Opening The ‘Black Box’ Of Health Care Data

Kavita Patel and Domitilla Masi | Brookings | December 4, 2014

Recent efforts by the Centers for Medicare and Medicaid (CMS) provide clinicians, health plans and consumers with ready access to health data that was never before possible. In fact, CMS released millions and millions of lines of data that reveal important information regarding physician payments, prescribing patterns and geographic distribution of health care costs.  But how helpful is this information to the everyday health care consumer?

A recent Engelberg Center for Health Care Reform event, Enhancing Health System Transparency through Meaningful Data Releases, discussed the value of health care data as it relates to transparency; a popular term that refers to the availability of free and open sources of information on health care costs, procedure prices, drug prices, etc. The goal is to offer consumers the opportunity to research and compare services in the health care marketplace, much like we can now in just about every other market. For example, there are few resources out there that offer the simplicity and user-friendly approach of a Consumer Reports tool, when attempting to find a high-value physician to perform a hip or knee replacement surgery. Of course, health care is a far more complex product, but the data sources simply do not exist in this easy-to-use format.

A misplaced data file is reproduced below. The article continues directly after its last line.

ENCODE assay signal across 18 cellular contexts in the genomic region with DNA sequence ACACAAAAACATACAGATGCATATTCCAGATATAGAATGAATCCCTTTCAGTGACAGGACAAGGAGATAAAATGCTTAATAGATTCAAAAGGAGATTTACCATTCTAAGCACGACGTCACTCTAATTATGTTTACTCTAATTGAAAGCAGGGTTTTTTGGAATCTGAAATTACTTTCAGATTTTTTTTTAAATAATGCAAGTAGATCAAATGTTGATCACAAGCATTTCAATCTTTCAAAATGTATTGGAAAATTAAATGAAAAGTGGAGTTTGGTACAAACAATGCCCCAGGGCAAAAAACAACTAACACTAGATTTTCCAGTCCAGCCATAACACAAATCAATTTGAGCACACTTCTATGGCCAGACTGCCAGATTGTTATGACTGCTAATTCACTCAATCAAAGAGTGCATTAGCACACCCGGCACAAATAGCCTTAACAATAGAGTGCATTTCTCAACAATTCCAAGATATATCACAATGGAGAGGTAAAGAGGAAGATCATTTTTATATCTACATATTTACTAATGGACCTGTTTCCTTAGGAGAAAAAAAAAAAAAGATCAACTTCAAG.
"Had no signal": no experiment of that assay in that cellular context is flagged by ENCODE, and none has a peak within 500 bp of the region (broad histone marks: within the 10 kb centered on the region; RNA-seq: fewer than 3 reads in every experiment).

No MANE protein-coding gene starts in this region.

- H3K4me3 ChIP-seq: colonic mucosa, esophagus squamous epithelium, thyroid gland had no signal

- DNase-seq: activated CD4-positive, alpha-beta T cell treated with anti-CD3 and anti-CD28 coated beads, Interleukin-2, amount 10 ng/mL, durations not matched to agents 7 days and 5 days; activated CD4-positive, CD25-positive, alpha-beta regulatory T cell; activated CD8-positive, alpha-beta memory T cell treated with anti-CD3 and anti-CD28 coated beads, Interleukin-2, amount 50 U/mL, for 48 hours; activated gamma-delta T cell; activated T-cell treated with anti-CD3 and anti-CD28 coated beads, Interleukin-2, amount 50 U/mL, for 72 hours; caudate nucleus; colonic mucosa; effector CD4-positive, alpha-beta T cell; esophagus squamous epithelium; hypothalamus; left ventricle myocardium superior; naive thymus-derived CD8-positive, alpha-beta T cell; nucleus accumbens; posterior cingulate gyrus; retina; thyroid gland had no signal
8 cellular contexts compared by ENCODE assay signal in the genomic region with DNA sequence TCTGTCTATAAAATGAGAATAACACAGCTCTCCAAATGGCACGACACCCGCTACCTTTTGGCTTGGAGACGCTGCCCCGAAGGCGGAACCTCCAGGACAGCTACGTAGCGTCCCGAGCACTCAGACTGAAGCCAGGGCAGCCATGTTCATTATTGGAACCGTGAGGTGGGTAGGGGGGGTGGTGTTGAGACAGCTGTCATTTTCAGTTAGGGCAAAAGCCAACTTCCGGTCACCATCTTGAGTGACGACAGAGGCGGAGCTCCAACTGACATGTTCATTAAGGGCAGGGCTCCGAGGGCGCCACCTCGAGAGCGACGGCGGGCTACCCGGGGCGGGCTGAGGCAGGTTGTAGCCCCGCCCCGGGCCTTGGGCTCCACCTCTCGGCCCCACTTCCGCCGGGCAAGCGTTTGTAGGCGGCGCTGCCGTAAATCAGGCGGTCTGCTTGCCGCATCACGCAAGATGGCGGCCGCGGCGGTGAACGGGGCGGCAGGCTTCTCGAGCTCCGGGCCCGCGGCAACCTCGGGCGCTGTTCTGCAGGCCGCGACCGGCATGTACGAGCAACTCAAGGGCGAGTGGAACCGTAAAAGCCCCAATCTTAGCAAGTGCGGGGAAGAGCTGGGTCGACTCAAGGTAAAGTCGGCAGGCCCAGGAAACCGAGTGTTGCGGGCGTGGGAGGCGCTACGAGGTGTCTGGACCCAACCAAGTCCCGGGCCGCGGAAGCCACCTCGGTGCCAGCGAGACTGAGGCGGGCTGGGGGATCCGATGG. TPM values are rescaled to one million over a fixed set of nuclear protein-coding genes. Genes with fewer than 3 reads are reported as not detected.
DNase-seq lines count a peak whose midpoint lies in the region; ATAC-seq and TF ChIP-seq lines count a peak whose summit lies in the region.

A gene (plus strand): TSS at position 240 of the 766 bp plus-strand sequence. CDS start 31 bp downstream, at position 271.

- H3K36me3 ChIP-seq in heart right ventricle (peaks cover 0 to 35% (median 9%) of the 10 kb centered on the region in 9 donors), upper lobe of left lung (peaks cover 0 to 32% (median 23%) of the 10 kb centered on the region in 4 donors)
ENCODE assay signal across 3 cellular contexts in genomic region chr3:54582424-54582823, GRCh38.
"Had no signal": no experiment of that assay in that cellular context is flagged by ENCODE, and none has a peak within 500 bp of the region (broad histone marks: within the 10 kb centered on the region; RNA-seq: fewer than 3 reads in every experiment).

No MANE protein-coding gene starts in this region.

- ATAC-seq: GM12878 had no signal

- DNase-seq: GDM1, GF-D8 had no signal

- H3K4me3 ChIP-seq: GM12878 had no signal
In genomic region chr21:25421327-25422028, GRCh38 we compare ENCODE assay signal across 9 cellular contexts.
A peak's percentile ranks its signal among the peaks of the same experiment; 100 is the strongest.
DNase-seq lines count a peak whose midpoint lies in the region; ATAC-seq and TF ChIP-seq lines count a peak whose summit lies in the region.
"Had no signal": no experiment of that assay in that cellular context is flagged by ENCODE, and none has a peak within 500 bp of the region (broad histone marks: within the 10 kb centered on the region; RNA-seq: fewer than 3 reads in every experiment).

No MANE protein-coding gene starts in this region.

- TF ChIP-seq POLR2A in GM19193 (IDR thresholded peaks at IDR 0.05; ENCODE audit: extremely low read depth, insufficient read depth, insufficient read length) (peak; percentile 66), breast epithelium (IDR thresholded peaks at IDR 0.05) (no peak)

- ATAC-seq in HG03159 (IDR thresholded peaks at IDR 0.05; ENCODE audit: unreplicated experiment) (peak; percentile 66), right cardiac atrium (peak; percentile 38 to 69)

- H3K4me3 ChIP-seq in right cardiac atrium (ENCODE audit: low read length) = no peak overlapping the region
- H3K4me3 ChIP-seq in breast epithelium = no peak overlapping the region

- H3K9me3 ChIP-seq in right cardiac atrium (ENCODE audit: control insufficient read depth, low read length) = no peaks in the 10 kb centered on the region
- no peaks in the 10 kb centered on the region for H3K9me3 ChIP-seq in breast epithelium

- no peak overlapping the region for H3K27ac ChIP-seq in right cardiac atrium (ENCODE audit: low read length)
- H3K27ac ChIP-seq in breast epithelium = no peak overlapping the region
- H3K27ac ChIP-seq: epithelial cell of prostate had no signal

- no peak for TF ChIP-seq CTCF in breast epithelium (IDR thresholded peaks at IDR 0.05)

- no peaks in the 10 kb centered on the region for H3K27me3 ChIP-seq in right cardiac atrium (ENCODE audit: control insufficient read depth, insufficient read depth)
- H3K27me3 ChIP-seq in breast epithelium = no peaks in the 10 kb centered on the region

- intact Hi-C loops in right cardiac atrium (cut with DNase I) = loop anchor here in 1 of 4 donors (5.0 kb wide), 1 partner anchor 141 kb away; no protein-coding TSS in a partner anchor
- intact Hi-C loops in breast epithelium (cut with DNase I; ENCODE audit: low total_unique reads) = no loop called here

Ensuring that consumers have access to relevant health data is especially critical in the current insurance market, since consumers are now beginning to have more “skin in the game.” For a long time consumers overlooked health care cost information that was taken care of by a third party (i.e., their health insurance plan), but more and more employer-based plans and the new ‘Obamacare’ health exchanges are shifting these costs directly to enrollees...